Tossing and Tortured 'Till Dawn

I come back to you now, at the turn of the tide.

Sunday, January 13, 2008

The Power of Rest: or, We Are Such Creatures of Habit

This week was a "rest" week for me. Those familiar with periodization will all know what I'm talking about, but the idea is that you don't just carry on training the same number of hours per week, every week, to see the greatest improvements. Instead, you stair-step the intensity, duration, or both of your workouts for a few weeks in a row, and then you back off for a week.

Allow me to illustrate with a crappy chart I made in ninety seconds in Paint:

One of the easiest and most common mistakes newer riders make is failing to adequately rest. I think it's right up there with failing to adequately train. You miss some workouts, you cut your hours short, and to somehow "make up" for this you train longer or harder on the times you are supposed to be resting. We've all done it. The behavior of a competitive endurance athlete has a disturbing number of paralells to an addict.

Humans are all addicts to their habits. They are oddly hard to change, even the healthy ones. That's why there are so many runners that don't listen and blow themselves to pieces. At least, their joints, ligaments, and cartilage are all in ruins. Then they start cycling. Periodization is NOT a habit. It's completely contrary to whatever internal motivational forces drive us to do the same thing, the SAME thing, every day. I didn't appreciate at all how HARD this would be when I started training.

This week, I succeeded at resting appropriately. When I had a two-hour ride scheduled, I grimaced, turned around, and rolled home. I supose THIS is a situation that lots of folks would use the trainer, since putting on 3259 pieces of cycling gear and getting soaked just to do ride for two hours is kind of silly, but, whatever.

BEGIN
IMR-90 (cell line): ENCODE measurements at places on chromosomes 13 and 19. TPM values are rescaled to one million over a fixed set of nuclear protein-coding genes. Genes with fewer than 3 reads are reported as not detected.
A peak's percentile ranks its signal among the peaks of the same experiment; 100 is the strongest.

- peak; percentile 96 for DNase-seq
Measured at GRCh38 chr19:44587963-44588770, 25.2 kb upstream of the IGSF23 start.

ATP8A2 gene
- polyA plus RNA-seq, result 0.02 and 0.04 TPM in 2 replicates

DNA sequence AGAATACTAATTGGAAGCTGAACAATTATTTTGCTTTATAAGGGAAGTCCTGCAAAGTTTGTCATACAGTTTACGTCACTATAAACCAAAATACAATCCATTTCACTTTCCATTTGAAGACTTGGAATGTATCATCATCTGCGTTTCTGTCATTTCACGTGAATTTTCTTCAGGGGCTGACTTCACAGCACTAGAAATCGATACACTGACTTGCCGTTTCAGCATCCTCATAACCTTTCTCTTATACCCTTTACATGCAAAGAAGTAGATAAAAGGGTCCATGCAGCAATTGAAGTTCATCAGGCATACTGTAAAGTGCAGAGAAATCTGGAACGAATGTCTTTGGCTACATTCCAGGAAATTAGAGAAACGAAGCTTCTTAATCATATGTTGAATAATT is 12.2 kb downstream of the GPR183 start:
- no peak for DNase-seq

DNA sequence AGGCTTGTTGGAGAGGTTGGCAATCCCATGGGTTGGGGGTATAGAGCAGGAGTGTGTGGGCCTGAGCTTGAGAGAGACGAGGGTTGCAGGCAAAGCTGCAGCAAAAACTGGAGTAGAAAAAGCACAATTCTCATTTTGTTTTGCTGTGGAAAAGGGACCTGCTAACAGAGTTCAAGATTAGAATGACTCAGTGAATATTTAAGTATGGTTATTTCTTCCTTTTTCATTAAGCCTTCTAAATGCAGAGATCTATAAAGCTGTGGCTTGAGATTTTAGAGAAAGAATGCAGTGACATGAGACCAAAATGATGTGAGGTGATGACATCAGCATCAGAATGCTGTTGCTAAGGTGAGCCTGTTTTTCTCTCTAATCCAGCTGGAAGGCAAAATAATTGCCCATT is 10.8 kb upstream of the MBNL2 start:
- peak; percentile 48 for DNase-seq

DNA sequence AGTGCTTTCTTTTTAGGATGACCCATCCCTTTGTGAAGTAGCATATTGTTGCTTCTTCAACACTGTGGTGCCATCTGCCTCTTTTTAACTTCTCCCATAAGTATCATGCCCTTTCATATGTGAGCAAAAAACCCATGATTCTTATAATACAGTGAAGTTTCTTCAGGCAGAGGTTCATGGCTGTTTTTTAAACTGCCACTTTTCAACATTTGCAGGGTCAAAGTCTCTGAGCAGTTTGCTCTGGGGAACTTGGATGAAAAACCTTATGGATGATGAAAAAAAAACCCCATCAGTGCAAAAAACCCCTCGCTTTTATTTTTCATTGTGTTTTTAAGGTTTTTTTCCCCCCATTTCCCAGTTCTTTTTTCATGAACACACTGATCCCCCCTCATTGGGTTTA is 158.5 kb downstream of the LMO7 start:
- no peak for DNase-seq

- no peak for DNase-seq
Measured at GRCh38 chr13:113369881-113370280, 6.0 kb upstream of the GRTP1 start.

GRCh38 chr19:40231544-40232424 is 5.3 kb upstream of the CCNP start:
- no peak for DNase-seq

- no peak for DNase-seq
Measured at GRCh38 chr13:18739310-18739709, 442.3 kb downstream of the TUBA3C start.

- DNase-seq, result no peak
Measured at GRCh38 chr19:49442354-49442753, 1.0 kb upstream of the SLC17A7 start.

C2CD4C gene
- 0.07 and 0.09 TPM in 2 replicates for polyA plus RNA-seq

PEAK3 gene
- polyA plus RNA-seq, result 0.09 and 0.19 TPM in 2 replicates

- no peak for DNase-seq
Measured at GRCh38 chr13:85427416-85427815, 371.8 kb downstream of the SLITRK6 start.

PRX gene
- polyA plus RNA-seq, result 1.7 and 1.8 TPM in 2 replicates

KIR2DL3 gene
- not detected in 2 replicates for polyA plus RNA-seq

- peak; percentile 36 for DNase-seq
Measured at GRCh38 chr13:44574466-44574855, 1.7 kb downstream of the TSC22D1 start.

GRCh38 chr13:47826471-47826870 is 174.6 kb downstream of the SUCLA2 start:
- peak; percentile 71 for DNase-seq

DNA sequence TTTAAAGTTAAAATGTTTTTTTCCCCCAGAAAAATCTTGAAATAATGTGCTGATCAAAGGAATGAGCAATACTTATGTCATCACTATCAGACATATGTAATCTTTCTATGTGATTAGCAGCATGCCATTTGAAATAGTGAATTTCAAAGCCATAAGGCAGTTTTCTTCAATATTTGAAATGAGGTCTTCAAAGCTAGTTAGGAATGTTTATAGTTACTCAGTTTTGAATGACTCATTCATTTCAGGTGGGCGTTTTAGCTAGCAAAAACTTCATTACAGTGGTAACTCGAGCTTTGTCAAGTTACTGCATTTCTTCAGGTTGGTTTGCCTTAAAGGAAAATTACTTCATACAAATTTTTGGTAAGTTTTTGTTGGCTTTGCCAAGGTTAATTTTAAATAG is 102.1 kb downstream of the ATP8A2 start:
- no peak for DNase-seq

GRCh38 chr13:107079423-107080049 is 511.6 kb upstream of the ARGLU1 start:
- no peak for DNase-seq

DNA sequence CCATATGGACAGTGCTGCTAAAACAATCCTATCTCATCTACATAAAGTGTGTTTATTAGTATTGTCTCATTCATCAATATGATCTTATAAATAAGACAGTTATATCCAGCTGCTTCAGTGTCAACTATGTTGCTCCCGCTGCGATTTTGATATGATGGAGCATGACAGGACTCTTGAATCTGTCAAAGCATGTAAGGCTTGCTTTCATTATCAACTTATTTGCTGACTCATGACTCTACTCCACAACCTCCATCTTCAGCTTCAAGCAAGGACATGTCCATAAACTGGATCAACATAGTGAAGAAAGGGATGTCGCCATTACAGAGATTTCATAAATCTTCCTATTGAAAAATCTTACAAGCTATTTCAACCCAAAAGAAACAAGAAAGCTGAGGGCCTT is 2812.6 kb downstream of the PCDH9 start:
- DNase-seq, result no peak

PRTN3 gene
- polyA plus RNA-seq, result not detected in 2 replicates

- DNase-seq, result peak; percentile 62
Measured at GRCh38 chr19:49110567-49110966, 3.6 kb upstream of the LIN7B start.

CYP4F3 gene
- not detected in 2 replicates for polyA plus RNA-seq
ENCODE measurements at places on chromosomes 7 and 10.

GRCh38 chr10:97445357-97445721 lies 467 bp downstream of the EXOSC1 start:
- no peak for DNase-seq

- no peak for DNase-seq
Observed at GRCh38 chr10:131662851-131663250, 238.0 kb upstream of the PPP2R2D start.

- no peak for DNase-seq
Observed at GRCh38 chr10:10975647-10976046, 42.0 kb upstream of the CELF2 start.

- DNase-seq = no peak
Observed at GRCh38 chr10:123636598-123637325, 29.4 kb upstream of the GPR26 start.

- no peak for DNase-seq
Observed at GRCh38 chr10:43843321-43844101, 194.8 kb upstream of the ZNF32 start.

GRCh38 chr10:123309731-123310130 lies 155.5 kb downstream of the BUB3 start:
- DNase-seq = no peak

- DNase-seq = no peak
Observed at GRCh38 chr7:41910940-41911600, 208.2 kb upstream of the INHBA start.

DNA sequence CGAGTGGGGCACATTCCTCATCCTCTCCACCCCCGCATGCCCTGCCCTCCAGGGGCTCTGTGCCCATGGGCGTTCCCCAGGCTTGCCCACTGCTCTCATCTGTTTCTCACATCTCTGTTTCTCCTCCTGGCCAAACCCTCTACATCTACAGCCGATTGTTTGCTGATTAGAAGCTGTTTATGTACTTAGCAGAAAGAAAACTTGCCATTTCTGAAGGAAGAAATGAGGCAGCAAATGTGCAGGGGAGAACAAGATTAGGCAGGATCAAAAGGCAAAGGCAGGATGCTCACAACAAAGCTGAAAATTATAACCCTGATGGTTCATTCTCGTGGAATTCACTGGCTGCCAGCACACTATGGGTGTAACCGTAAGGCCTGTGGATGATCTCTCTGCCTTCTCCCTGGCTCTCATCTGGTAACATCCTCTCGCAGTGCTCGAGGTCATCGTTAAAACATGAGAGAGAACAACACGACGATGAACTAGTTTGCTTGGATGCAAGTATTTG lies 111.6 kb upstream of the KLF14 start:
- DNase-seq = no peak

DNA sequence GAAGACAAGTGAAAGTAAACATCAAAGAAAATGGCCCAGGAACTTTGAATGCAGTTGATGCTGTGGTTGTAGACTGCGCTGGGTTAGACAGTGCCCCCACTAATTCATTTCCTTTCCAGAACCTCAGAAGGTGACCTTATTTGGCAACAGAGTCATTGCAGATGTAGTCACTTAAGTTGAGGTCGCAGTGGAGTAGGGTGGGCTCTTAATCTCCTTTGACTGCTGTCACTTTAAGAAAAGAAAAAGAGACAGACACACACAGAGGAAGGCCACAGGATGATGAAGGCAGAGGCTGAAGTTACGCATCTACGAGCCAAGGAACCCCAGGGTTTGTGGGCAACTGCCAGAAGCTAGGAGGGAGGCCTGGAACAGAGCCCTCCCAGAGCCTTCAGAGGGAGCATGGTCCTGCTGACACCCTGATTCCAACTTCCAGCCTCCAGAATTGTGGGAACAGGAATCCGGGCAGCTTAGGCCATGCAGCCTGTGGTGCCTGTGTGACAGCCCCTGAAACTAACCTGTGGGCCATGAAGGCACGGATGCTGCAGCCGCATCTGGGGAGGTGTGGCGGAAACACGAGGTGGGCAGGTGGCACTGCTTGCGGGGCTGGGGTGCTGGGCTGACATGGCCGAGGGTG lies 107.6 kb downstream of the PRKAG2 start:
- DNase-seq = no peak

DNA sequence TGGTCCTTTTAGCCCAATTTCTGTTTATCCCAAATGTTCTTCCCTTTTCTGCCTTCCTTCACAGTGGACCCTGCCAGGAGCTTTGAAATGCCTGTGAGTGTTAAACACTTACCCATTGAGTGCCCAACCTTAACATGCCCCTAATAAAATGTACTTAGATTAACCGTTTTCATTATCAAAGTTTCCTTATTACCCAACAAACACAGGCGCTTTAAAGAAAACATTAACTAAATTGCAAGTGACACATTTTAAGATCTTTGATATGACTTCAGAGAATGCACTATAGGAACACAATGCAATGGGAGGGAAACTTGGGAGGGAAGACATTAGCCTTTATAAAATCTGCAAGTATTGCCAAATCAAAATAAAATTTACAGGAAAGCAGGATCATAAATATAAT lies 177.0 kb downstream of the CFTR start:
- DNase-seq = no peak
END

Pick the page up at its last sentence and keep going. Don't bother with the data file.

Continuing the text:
So, when I did the team ride yesterday, which I DID have in the plan all week, I found myself surprised by how quickly the hours rolled by, how relatively little fatigue I felt after the end of it all. I don't track miles, but if I did I think I'd be amused. I'm sure I do at least one hundred miles in a ride one to three times per week. It does feel pretty awesome when I remember two years back to my first "century" ride, and how pleased I was just to have done it.

The moral of the story, of course, is that the hard part of real training isn't riding your bike. It's balancing everything else in life such that, after you ride your bike, you actually get enough rest to befit from the supercompensation to those stresses.

And a special note to my dear, dear sister: You know I'm going to hold you to that little resolution of yours, doncha?


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